Homeless family sent from NYC had jobs, housing
Lt. Gov. Josh Green is “satisfied” with a New York City program that sent a homeless family to Hawaii with one-year’s worth of rent and prearranged employment.
Mahalo for reading the Honolulu Star-Advertiser!
You're reading a premium story. Read the full story with our Print & Digital Subscription.
Already a subscriber? Log in now to continue reading this story.
A New York City program sent a homeless family to Hawaii that had one-year’s worth of prepaid rent, prearranged housing and prearranged employment, and Lt. Gov. Josh Green is “satisfied” with the arrangements following an hourlong telephone conversation Friday with three New York City officials.
The New York City program out of Mayor Bill de Blasio’s office — called the “Special One-Time Assistance Program” — was featured in an October New York Post story under the online headline, “NYC secretly exports homeless to Hawaii and other states without telling receiving pols.”
Green spoke on the phone Friday morning with de Blasio’s senior adviser on homelessness, one of his deputy chiefs of staff and the city’s social services coordinator. Green said he came away with a pledge for New York to host a meeting of 10 to 12 representatives from around the country, including Hawaii, to talk “best practices” to reducing homelessness sometime around March 22 and 23.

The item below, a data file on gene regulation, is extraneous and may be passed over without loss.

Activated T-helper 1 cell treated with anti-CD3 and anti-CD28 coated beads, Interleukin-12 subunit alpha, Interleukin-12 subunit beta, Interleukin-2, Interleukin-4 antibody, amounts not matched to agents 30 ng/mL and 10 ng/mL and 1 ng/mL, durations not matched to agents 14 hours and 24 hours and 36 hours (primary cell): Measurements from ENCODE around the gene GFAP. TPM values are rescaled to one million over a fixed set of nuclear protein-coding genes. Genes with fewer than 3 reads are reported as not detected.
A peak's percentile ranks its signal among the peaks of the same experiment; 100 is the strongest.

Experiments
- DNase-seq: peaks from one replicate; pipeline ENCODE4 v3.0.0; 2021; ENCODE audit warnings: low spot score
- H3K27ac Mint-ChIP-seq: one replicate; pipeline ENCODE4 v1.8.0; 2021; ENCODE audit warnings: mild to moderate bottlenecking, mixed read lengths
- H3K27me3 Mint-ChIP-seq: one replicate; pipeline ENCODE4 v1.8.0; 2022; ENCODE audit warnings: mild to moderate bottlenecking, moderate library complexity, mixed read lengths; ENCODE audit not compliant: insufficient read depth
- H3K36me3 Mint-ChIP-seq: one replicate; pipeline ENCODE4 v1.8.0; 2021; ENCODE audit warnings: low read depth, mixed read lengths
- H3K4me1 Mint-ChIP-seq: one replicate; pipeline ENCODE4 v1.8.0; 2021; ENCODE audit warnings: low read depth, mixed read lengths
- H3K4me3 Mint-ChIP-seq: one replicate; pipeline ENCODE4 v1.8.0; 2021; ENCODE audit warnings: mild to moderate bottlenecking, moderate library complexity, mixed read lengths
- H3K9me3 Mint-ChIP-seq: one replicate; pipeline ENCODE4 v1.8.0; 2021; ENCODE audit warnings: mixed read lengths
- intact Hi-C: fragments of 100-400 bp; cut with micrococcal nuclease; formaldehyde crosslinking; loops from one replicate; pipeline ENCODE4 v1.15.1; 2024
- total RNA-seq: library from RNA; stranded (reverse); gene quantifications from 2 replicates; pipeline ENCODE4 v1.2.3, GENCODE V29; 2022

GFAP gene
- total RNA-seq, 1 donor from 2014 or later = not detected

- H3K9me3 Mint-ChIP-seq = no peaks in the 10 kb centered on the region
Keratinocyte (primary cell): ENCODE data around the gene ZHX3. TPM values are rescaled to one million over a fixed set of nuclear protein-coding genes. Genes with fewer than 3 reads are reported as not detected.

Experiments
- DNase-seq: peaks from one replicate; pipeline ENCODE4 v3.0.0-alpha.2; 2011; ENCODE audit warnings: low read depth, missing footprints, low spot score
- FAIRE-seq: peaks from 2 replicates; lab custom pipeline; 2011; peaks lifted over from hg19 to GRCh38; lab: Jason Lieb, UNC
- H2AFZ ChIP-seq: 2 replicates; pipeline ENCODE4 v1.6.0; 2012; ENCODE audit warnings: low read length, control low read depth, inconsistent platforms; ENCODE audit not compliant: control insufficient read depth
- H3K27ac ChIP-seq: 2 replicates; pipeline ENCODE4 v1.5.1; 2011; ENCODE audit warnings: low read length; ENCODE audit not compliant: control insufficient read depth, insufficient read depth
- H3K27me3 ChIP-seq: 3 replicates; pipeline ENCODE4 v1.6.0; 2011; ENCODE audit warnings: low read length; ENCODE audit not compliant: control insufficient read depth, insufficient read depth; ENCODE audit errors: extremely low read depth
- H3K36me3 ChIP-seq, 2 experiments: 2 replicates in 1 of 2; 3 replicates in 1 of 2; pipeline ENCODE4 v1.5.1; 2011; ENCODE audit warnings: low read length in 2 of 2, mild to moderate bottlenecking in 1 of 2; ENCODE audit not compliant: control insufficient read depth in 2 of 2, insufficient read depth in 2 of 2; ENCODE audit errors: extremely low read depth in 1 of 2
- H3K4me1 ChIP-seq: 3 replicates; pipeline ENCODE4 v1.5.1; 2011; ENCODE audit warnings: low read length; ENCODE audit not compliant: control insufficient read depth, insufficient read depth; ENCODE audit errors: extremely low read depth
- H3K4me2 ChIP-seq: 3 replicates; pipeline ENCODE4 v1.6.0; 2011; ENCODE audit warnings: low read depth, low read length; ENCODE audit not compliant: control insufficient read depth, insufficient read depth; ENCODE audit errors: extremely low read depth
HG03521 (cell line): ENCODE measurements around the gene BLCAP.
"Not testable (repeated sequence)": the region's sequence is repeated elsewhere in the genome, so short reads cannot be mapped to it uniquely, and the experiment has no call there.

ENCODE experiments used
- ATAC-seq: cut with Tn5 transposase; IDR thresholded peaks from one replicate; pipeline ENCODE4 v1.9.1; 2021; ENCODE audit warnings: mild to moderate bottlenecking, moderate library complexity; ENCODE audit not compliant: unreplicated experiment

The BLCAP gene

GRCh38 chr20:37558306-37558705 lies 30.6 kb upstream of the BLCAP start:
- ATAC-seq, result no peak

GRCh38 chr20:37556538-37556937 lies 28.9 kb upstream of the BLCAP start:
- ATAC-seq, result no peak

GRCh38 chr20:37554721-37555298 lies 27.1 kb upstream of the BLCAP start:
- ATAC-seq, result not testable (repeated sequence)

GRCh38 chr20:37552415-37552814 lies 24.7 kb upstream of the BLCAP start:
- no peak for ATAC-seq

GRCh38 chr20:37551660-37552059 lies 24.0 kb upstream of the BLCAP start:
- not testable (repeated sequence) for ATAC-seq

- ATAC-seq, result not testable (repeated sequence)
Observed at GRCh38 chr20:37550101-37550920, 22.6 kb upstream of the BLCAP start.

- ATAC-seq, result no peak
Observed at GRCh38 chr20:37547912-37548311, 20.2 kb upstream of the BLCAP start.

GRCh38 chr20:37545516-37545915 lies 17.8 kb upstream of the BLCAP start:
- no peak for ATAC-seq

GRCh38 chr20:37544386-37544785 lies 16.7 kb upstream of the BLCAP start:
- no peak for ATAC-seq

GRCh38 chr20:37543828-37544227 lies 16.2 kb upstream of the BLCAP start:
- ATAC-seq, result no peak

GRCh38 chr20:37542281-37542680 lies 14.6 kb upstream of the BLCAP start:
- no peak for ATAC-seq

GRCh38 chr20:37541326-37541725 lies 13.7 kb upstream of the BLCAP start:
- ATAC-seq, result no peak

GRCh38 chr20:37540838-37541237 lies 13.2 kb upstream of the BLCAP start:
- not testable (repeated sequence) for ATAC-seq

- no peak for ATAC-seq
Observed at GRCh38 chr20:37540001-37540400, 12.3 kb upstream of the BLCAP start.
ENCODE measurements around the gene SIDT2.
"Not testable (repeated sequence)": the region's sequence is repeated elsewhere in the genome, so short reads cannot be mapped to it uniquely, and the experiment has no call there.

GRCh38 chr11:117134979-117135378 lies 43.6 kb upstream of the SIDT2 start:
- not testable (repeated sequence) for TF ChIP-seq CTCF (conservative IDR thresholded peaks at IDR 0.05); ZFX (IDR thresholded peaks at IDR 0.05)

“They were very accommodating,” Green told the Honolulu Star-Advertiser. “They were getting calls from all across the country because of the Post article. … I was very sensitive about any municipality sending homeless people to Hawaii without any communication and without any plan. They were gracious.”
The New York City mayor’s office did not respond to emailed questions from the Star-Advertiser after the New York Post ran its story.
In his Friday phone call with de Blasio’s staff, Green said he was “very direct” about his concerns, but did not seek further details about the family, such as the number of people and whether they had Hawaii connections.
“I was satisfied with their explanation for now,” Green said. “… Obviously they have a large (homeless) problem.”
Green, who lived in upstate New York, said he used his “New York attitude” to encourage a conversation with the officials from New York City about coming together to find national solutions to reduce homelessness.
“I see it now as an opportunity to collaborate with a large state with a large homeless challenge,” Green said.